Most gardeners groan when confronted with a shady patch of landscape, because let's face it – the usual array of ferns and hostas in your local garden center can be a bit uninspiring. Although these humble garden standbys have their place, simple foliage plants look much better when highlighted by choices with a little star power. Following are some recommendations to take your shade garden from drab to fab.

Illumination® ‘Apricot' Digiplexis®
If your shady spaces need some excitement, perennials with vertical interest can act as a visual exclamation point. Illumination® ‘Apricot' Digiplexis® – an unusual new hybrid between common foxglove and its exotic cousin from the Canary Islands – sends up numerous spikes of golden-apricot blooms outlined and speckled in a vivid orange-pink. The color lights up a shadowy garden bed, and harmonizes beautifully with blue and violet flowers. Best of all, new flower stalks continue to emerge from spring through fall – giving this brightly colored bloomer incredible longevity. It grows to 3 feet tall and 18 inches wide, and looks great planted in drifts with shorter perennials at its feet. It is root-hardy to 15°F, and grows in Sunset zones 4 to 6 (with protection), 8 to 9, and 14 to 24. It even resists the attention of deer.

‘Soft Caress' Mahonia
If you have sworn off old-school mahonias due to their prickly nature, you'll be delighted with the soft texture and delicate look of this thorn-free, compact new variety. Soft umbrellas of glossy, fernlike foliage cover this lush, tropical-looking shrub. Yet, despite its fresh green looks, ‘Soft Caress' Mahonia is a water-wise choice tolerant of dry shade. In spring, short spikes of bright yellow flowers emerge from the tip of each stem, adding a touch of brightness to a shady corner. Hardy to 0°F, ‘Soft Caress' is an evergreen, which grows in Sunset zones 4 to 9 and 14 to 24.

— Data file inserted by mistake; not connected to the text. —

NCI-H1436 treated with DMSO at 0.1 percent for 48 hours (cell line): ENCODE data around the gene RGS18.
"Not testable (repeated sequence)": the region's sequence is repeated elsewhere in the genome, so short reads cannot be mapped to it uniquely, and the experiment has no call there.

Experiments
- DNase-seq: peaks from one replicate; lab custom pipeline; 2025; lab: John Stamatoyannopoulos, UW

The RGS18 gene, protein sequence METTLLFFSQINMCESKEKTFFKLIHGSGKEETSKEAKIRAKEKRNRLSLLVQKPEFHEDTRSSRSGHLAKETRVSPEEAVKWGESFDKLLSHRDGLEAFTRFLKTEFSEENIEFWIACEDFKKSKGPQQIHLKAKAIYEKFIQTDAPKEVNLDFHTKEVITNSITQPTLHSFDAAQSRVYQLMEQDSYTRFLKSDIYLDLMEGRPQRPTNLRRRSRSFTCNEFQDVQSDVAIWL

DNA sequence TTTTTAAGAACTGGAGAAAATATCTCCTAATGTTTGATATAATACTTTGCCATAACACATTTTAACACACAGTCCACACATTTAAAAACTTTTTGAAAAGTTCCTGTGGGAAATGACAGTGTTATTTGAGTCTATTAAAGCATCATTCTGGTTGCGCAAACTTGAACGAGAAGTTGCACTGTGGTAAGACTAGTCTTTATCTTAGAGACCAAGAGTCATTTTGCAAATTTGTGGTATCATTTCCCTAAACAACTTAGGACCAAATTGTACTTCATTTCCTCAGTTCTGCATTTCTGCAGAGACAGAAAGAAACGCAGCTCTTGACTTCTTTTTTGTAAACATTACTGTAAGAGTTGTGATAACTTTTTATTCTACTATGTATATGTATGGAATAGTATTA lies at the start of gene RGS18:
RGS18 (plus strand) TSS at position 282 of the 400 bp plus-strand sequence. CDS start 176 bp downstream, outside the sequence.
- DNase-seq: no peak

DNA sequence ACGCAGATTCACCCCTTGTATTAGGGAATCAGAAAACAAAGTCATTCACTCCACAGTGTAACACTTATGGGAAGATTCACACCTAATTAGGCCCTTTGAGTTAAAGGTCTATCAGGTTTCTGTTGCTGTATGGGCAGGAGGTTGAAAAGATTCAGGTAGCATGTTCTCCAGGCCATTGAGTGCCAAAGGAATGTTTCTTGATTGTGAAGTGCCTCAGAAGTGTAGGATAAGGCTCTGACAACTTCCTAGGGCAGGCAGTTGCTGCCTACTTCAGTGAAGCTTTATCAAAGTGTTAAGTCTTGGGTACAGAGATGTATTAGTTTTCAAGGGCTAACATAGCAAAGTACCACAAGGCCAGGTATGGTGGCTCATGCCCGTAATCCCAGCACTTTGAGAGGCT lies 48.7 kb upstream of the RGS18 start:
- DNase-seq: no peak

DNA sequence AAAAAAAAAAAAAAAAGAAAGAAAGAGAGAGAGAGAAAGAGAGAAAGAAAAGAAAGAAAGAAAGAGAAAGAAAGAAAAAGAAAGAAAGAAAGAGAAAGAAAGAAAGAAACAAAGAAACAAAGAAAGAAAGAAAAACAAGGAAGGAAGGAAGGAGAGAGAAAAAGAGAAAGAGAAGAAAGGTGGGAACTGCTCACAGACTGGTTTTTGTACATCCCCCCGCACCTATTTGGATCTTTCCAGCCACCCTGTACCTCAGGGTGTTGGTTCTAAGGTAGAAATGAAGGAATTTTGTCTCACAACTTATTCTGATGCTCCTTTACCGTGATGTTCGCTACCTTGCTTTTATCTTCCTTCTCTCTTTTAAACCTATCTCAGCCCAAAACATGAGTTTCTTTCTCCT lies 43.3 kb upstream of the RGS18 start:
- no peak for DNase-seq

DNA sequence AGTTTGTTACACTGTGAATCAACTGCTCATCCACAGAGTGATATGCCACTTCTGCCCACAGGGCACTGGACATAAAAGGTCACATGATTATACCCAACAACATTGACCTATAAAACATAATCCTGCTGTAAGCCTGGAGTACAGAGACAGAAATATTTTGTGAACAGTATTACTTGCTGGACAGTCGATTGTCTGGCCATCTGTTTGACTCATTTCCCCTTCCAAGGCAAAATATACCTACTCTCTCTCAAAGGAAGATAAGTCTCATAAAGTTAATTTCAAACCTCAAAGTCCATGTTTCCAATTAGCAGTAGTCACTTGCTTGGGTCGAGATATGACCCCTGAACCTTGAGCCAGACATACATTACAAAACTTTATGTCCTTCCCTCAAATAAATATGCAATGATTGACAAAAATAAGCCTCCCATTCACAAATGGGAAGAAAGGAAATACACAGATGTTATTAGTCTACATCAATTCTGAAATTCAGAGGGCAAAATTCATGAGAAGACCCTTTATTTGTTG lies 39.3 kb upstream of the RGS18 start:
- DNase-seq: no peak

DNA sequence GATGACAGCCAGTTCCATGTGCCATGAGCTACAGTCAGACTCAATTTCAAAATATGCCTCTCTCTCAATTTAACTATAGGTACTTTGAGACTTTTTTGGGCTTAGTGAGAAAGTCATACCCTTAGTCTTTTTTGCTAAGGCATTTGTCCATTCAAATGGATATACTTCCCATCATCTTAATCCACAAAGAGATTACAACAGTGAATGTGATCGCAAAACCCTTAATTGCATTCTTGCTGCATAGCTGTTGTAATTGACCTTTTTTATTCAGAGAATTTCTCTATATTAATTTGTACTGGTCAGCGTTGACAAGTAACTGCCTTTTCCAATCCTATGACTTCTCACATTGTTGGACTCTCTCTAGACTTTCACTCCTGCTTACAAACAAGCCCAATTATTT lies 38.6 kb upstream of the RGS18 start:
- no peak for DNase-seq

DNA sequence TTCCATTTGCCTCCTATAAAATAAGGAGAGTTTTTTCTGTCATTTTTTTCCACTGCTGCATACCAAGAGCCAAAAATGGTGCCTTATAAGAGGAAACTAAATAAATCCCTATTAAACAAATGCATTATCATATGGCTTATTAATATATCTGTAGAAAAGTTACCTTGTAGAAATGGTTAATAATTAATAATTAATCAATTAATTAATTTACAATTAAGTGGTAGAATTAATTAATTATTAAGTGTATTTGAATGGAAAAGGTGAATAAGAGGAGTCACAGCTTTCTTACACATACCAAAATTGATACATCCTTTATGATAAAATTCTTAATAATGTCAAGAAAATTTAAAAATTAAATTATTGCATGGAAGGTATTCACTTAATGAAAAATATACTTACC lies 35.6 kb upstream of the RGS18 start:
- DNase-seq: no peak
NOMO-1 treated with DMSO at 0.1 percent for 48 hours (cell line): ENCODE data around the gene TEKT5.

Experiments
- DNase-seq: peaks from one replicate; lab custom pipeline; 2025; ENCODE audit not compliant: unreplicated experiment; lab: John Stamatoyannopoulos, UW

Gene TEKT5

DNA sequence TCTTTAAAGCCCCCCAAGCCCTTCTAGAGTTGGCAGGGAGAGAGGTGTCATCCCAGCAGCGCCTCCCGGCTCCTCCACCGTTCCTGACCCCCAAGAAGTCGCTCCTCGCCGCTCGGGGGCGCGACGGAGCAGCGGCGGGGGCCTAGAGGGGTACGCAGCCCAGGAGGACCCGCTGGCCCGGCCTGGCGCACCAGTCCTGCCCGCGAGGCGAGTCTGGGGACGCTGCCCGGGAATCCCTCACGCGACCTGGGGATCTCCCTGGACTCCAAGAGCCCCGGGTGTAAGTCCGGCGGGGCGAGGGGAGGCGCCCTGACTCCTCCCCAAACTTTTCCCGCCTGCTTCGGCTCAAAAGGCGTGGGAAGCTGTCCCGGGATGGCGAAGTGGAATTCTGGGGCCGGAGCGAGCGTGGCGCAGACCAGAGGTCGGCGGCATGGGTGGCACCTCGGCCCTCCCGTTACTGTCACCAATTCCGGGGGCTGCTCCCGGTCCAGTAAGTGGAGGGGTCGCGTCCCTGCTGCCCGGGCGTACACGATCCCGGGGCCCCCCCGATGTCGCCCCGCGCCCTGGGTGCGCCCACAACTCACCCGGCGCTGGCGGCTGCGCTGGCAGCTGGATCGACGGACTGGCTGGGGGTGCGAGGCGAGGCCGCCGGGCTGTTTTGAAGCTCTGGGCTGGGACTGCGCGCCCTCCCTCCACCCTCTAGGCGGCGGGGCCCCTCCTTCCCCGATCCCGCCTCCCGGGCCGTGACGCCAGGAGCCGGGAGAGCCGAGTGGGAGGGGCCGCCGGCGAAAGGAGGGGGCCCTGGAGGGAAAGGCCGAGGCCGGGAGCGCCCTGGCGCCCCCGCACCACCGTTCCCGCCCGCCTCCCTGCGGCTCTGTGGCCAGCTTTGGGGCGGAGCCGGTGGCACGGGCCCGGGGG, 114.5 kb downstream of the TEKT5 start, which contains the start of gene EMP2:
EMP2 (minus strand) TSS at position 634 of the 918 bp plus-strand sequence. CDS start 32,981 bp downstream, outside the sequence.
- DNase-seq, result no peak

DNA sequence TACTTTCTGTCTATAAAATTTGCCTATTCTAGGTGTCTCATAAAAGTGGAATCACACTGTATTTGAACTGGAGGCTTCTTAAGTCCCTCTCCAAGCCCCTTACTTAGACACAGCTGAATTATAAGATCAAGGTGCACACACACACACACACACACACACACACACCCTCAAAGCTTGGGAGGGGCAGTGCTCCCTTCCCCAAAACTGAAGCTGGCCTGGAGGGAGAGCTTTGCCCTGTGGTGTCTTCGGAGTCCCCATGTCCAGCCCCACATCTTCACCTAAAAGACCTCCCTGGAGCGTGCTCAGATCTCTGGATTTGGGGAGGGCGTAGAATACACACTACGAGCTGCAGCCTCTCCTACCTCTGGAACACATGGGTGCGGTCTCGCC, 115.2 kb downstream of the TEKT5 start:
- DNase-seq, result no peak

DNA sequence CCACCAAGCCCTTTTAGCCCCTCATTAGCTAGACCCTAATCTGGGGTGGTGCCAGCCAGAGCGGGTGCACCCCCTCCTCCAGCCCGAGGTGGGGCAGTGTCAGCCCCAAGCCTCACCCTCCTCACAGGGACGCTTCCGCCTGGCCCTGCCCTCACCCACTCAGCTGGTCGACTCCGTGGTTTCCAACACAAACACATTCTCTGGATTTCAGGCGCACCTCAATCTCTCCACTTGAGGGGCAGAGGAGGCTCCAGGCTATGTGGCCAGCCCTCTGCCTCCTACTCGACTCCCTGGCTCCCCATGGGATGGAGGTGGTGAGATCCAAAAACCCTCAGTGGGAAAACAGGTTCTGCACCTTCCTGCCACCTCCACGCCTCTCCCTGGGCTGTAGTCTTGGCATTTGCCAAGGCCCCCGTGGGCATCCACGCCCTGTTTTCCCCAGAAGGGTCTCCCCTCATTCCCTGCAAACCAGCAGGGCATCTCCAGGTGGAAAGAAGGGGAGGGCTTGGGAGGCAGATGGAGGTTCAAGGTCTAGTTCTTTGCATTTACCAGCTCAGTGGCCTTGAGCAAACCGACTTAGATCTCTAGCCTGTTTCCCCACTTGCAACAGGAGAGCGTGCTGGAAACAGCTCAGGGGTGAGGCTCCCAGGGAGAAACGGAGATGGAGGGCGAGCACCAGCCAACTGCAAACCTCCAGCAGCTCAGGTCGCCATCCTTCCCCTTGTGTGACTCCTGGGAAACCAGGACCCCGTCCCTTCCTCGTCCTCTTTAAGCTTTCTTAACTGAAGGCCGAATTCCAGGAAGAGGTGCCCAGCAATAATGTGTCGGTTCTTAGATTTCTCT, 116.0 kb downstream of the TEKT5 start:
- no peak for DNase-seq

Flirt™ Nandina
Nandinas have long been thought of as the type of plant that's impossible to kill – a truly bulletproof selection that tolerates deer and rabbits, heavy soil, lack of water, and can be used interchangeably in full sun through part shade. Yet this sturdiness leads some of the larger varieties to act like bullies, spreading throughout the garden bed and flopping in an ungainly fashion over their well-behaved neighbors. Not so with this fabulous new variety. With a name like Flirt™, you might expect a little naughtiness, yet this compact powerhouse stays in a neat clump 2 feet tall and wide and plays nicely with its fellow plants. Wine-red new growth emerges spring through fall, providing an eye-catching color contrast against green mature foliage. This delectable new nandina is hardy to -10°F, and grows in Sunset zones 3 to 33.